The Victorian Supreme Court has refused to intervene in the federal ALP's efforts to oust CFMMEU construction and general division Victorian branch secretary John Setka from the party, finding the process is subject to the state party's rules.
The big stick handed to the ABCC in the form of personal payment orders against contravening union officials has been whittled further with two Federal Court decisions reinforcing that past records and a clear appreciation of consequences must first be taken into account.
NSW unions have launched a High Court challenge to new state electoral funding laws that they allege were crafted to criminalise the trade union movement's core operating method and silence working people's dissenting political voices.
A lower court has asked the Federal Court to distinguish between "jurisdiction" and "powers" after wrestling with the question in a case where a union accused an employer of breaching its enterprise agreement and the employer counter-claimed that the agreement was not genuinely agreed.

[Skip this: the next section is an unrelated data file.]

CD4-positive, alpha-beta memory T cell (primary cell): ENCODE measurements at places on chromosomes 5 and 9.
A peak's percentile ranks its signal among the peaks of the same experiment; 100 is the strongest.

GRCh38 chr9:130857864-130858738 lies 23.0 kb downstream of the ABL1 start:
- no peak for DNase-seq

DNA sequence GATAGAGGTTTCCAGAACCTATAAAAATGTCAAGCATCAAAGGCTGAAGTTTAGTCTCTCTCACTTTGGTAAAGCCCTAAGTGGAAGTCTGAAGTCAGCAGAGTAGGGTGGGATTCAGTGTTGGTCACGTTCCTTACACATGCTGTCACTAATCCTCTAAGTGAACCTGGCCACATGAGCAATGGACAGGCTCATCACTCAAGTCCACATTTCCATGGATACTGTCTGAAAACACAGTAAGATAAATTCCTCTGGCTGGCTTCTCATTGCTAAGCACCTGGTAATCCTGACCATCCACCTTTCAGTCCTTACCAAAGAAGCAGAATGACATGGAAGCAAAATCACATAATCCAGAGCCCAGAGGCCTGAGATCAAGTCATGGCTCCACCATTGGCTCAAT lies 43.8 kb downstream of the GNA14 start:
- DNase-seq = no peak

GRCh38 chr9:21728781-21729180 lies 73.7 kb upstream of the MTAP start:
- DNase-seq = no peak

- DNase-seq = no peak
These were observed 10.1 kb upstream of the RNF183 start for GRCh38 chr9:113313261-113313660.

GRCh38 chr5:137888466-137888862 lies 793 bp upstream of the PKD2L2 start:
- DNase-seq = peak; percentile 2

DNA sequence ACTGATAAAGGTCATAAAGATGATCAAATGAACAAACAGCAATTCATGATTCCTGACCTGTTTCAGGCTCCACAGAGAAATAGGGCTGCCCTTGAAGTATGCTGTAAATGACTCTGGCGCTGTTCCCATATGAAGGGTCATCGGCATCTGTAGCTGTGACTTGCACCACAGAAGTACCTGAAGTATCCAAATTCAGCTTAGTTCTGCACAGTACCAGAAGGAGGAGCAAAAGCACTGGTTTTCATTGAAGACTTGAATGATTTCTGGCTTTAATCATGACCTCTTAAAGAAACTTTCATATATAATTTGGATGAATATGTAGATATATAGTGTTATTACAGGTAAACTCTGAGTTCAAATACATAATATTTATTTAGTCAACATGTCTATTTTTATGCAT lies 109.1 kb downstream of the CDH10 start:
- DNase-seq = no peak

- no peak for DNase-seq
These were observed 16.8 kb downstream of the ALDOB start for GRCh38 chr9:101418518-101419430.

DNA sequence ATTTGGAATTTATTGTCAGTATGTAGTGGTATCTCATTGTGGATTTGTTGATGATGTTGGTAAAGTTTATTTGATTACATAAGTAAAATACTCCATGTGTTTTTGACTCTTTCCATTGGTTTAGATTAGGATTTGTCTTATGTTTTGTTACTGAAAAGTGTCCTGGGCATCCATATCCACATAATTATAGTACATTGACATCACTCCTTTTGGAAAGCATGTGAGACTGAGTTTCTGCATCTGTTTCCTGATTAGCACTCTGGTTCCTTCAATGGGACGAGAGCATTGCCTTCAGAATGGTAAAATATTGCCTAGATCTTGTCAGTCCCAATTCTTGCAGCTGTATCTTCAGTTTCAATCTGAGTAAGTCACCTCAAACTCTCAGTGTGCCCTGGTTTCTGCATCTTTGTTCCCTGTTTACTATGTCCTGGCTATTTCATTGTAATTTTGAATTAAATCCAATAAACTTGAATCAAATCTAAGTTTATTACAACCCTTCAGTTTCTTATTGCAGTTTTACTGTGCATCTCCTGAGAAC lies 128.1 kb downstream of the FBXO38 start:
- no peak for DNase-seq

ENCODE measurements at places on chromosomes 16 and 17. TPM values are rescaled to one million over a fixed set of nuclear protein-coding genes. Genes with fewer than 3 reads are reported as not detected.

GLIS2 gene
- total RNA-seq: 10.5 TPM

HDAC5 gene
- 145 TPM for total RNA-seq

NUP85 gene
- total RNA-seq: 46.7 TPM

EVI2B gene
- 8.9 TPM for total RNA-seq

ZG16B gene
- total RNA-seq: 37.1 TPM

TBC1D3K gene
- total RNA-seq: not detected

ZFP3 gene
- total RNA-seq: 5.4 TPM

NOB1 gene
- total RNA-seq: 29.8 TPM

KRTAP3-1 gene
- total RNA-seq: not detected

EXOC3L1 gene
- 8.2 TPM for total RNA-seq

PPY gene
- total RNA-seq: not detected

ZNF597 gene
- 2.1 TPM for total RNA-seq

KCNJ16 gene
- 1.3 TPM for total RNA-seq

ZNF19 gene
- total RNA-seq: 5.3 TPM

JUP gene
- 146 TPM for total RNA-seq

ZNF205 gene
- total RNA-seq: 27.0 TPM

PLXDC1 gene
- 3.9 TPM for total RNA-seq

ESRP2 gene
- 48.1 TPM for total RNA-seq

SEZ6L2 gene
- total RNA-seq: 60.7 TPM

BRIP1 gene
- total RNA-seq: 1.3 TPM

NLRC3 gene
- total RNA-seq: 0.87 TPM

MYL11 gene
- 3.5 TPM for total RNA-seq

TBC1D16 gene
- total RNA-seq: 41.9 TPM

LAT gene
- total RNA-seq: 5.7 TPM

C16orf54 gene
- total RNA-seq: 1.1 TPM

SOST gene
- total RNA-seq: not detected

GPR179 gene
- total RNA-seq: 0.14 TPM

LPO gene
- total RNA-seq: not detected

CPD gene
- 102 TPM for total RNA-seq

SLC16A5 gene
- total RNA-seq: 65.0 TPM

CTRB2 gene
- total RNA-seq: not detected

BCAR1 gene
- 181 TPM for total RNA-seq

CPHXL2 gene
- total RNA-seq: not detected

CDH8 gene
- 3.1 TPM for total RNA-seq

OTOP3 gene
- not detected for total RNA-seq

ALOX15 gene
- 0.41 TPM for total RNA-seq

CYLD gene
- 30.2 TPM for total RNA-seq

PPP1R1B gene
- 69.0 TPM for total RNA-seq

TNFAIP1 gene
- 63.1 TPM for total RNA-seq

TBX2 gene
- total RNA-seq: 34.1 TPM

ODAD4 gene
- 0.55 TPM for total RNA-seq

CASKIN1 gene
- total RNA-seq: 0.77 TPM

Hardline employer-clientele law firm Seyfarth Shaw developed an aggressive bargaining strategy for Victoria's Country Fire Authority that aimed to replace a culture of UFU "veto and control" with "consultation and influence", documents published by the Senate reveal.
Unions say they are closely watching former Greens leader Bob Brown's High Court challenge to Tasmania's anti-protest laws, which has seen the federal and four state governments – three of them Labor – lining up to defend the legislation.
A full Federal Court has upheld the Australian Defence Force's right to sack an outspoken army reservist over his "extreme" and "wholly unacceptable" social media comments about Islam and a transgender colleague.
A top-tier law firm sought to block the Fair Work Commission from hearing a general protections involving a dismissal application from a former partner, arguing that his partnership was terminated rather than his employment.
The UFU's proposed High Court bid to overturn the CFA legislation is "misconceived and likely to fail", according to Employment Minister Michaelia Cash, who is confident the new law will survive any challenge.